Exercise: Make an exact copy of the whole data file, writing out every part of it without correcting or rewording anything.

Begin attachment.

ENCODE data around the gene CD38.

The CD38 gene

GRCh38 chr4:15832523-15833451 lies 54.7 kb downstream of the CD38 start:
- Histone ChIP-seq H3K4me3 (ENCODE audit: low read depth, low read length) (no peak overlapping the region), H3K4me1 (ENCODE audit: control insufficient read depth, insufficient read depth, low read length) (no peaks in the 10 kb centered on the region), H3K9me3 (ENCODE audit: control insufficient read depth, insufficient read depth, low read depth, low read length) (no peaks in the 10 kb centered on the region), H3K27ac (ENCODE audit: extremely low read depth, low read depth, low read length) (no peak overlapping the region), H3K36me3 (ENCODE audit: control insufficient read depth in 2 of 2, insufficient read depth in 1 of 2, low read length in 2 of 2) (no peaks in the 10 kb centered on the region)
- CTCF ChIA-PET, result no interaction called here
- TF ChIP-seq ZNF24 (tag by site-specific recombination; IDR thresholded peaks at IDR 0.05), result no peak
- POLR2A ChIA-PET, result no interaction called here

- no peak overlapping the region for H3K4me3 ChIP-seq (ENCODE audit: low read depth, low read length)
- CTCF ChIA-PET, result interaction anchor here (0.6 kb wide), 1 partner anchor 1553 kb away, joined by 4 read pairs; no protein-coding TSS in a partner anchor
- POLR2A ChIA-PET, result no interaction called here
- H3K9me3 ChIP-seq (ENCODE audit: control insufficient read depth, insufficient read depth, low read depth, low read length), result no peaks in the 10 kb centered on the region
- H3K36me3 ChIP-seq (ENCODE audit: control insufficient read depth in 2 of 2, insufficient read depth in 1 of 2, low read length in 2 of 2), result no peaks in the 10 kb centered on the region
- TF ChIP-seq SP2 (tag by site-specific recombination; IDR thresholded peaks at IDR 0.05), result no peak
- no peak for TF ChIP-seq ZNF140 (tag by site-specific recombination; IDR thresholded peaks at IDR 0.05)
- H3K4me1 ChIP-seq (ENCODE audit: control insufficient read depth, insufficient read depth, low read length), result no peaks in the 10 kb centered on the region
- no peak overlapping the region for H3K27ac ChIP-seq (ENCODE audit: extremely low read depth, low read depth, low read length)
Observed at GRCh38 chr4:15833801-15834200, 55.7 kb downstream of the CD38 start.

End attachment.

ENCODE data around the gene CD38.

The CD38 gene

GRCh38 chr4:15832523-15833451 lies 54.7 kb downstream of the CD38 start:
- Histone ChIP-seq H3K4me3 (ENCODE audit: low read depth, low read length) (no peak overlapping the region), H3K4me1 (ENCODE audit: control insufficient read depth, insufficient read depth, low read length) (no peaks in the 10 kb centered on the region), H3K9me3 (ENCODE audit: control insufficient read depth, insufficient read depth, low read depth, low read length) (no peaks in the 10 kb centered on the region), H3K27ac (ENCODE audit: extremely low read depth, low read depth, low read length) (no peak overlapping the region), H3K36me3 (ENCODE audit: control insufficient read depth in 2 of 2, insufficient read depth in 1 of 2, low read length in 2 of 2) (no peaks in the 10 kb centered on the region)
- CTCF ChIA-PET, result no interaction called here
- TF ChIP-seq ZNF24 (tag by site-specific recombination; IDR thresholded peaks at IDR 0.05), result no peak
- POLR2A ChIA-PET, result no interaction called here

- no peak overlapping the region for H3K4me3 ChIP-seq (ENCODE audit: low read depth, low read length)
- CTCF ChIA-PET, result interaction anchor here (0.6 kb wide), 1 partner anchor 1553 kb away, joined by 4 read pairs; no protein-coding TSS in a partner anchor
- POLR2A ChIA-PET, result no interaction called here
- H3K9me3 ChIP-seq (ENCODE audit: control insufficient read depth, insufficient read depth, low read depth, low read length), result no peaks in the 10 kb centered on the region
- H3K36me3 ChIP-seq (ENCODE audit: control insufficient read depth in 2 of 2, insufficient read depth in 1 of 2, low read length in 2 of 2), result no peaks in the 10 kb centered on the region
- TF ChIP-seq SP2 (tag by site-specific recombination; IDR thresholded peaks at IDR 0.05), result no peak
- no peak for TF ChIP-seq ZNF140 (tag by site-specific recombination; IDR thresholded peaks at IDR 0.05)
- H3K4me1 ChIP-seq (ENCODE audit: control insufficient read depth, insufficient read depth, low read length), result no peaks in the 10 kb centered on the region
- no peak overlapping the region for H3K27ac ChIP-seq (ENCODE audit: extremely low read depth, low read depth, low read length)
Observed at GRCh38 chr4:15833801-15834200, 55.7 kb downstream of the CD38 start.